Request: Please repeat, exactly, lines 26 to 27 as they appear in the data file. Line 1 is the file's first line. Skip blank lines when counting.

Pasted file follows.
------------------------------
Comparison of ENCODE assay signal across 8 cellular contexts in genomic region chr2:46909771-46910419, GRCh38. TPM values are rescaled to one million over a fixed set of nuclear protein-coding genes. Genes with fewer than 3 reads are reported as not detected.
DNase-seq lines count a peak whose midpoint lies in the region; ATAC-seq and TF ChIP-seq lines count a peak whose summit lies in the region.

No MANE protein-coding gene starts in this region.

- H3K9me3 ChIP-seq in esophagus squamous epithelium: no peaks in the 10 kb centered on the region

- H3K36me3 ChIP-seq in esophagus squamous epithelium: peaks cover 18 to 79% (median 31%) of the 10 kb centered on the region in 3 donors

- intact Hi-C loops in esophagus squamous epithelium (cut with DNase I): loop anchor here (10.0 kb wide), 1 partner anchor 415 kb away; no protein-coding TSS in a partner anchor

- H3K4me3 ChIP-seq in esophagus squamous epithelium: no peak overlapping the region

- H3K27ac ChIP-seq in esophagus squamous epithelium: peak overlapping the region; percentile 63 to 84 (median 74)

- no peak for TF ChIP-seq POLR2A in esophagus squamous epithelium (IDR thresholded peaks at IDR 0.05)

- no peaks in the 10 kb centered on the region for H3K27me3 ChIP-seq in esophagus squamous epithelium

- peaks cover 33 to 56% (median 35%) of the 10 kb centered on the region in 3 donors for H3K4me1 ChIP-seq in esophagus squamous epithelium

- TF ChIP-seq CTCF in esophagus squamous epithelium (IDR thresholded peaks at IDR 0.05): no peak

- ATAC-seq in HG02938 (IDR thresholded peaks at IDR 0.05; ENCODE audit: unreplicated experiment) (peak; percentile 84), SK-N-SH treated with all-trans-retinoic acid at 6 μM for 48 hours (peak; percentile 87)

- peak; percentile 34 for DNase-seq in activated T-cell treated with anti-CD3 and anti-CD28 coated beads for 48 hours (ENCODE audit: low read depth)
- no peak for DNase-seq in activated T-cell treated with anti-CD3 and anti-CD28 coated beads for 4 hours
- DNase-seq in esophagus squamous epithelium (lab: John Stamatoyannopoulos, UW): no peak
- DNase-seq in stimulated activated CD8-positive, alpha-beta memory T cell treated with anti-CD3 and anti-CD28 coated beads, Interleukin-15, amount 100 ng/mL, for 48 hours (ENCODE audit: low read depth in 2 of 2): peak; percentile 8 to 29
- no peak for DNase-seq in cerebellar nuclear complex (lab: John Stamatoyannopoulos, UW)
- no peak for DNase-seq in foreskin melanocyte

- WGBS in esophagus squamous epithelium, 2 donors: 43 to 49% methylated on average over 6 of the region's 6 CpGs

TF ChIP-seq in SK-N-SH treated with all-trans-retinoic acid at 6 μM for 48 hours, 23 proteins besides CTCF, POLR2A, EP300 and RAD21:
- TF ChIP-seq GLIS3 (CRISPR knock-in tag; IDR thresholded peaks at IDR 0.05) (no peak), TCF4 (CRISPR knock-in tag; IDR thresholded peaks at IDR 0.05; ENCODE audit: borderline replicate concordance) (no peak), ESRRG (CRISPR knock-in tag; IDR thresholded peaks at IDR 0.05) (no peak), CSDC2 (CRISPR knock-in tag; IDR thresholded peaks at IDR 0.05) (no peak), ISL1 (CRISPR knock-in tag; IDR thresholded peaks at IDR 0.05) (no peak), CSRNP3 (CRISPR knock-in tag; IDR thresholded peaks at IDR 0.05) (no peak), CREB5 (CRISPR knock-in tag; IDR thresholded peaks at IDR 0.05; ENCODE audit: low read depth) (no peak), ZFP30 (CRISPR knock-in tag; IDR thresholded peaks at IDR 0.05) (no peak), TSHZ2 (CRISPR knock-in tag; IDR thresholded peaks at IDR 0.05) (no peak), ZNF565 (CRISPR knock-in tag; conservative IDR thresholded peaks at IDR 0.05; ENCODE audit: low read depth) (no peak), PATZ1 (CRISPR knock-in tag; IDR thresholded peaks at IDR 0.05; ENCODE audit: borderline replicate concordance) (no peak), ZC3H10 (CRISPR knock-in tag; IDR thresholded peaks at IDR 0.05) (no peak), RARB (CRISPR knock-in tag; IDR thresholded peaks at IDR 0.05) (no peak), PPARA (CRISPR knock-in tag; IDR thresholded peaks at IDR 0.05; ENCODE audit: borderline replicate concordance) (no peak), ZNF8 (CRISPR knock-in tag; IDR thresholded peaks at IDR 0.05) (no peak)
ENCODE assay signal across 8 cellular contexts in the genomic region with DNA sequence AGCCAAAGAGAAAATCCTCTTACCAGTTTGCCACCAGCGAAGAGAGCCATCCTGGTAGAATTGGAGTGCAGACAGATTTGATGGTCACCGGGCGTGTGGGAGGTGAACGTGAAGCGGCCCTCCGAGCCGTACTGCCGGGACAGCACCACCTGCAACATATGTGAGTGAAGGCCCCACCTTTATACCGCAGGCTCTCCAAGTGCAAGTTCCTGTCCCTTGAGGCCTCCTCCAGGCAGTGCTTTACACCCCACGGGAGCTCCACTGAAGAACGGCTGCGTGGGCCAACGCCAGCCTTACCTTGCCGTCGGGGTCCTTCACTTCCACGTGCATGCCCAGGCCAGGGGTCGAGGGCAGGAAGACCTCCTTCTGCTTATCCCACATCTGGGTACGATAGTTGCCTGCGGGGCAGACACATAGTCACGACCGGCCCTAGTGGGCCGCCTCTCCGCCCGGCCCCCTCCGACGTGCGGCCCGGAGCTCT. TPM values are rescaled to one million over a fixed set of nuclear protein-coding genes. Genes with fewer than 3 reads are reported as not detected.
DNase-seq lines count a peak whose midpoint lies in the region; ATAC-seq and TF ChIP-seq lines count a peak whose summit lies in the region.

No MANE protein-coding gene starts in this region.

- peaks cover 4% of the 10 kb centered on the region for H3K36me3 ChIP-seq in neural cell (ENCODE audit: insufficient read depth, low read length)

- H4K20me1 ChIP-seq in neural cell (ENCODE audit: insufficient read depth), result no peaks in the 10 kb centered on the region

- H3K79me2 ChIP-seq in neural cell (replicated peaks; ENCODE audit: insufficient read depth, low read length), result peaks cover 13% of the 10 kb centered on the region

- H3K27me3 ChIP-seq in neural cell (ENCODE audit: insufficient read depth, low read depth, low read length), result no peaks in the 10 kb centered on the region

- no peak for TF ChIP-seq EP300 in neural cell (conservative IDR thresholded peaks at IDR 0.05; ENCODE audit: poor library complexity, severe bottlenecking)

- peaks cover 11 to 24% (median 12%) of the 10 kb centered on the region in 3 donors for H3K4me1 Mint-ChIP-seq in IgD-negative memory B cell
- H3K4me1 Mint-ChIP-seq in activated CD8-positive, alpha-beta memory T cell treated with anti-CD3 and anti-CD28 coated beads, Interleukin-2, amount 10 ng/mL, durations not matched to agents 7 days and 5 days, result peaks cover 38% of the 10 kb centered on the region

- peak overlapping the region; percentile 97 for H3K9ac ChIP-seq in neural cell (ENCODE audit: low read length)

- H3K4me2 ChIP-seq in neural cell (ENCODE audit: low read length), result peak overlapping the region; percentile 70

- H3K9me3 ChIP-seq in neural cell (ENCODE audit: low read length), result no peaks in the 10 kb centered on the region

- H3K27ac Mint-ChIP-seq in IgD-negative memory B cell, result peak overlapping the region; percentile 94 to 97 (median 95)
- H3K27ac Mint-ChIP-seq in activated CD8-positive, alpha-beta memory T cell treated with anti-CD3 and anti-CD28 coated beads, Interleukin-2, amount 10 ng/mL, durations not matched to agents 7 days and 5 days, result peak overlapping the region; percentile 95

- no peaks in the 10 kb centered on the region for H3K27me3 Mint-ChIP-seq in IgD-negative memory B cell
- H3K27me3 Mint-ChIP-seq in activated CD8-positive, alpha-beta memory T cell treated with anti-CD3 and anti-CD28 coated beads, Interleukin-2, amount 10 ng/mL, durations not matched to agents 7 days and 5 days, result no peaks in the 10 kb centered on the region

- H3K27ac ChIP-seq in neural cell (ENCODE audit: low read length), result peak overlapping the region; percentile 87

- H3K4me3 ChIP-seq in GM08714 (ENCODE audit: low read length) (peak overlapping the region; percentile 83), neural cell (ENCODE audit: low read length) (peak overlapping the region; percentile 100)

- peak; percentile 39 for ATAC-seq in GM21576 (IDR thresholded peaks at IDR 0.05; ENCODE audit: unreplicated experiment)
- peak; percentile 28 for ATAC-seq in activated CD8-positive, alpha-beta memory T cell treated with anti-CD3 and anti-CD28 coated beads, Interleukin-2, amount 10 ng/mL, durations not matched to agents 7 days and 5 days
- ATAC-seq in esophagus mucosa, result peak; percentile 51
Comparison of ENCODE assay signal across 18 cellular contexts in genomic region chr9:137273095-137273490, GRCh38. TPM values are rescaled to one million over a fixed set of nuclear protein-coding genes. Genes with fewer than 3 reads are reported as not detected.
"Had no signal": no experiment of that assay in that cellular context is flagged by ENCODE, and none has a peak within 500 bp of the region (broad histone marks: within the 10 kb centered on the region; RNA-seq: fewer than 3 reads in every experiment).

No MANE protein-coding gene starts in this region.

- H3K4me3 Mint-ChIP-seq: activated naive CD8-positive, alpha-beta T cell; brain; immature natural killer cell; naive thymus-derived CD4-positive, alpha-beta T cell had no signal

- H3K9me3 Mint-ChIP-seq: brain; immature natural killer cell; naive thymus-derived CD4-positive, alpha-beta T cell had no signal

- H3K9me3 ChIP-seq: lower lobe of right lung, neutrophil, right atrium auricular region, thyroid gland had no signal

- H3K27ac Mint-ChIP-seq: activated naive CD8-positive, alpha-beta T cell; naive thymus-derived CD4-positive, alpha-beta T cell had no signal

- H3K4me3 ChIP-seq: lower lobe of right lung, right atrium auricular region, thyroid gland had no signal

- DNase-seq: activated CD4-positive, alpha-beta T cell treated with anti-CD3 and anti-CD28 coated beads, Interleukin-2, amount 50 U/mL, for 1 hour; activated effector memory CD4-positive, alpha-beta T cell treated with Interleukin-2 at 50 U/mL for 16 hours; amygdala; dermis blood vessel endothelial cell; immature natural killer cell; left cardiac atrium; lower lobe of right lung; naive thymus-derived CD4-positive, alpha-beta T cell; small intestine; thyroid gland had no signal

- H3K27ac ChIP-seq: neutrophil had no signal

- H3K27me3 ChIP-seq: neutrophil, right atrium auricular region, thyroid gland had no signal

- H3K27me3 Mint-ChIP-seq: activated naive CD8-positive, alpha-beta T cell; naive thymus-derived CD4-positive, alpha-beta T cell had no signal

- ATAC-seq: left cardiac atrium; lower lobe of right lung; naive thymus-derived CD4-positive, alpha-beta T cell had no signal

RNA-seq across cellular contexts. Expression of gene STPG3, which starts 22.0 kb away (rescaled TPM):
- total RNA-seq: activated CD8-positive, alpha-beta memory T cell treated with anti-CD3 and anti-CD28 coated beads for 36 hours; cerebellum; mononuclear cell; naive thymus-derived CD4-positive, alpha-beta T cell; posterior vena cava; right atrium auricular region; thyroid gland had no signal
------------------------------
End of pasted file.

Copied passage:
- peaks cover 4% of the 10 kb centered on the region for H3K36me3 ChIP-seq in neural cell (ENCODE audit: insufficient read depth, low read length)

- H4K20me1 ChIP-seq in neural cell (ENCODE audit: insufficient read depth), result no peaks in the 10 kb centered on the region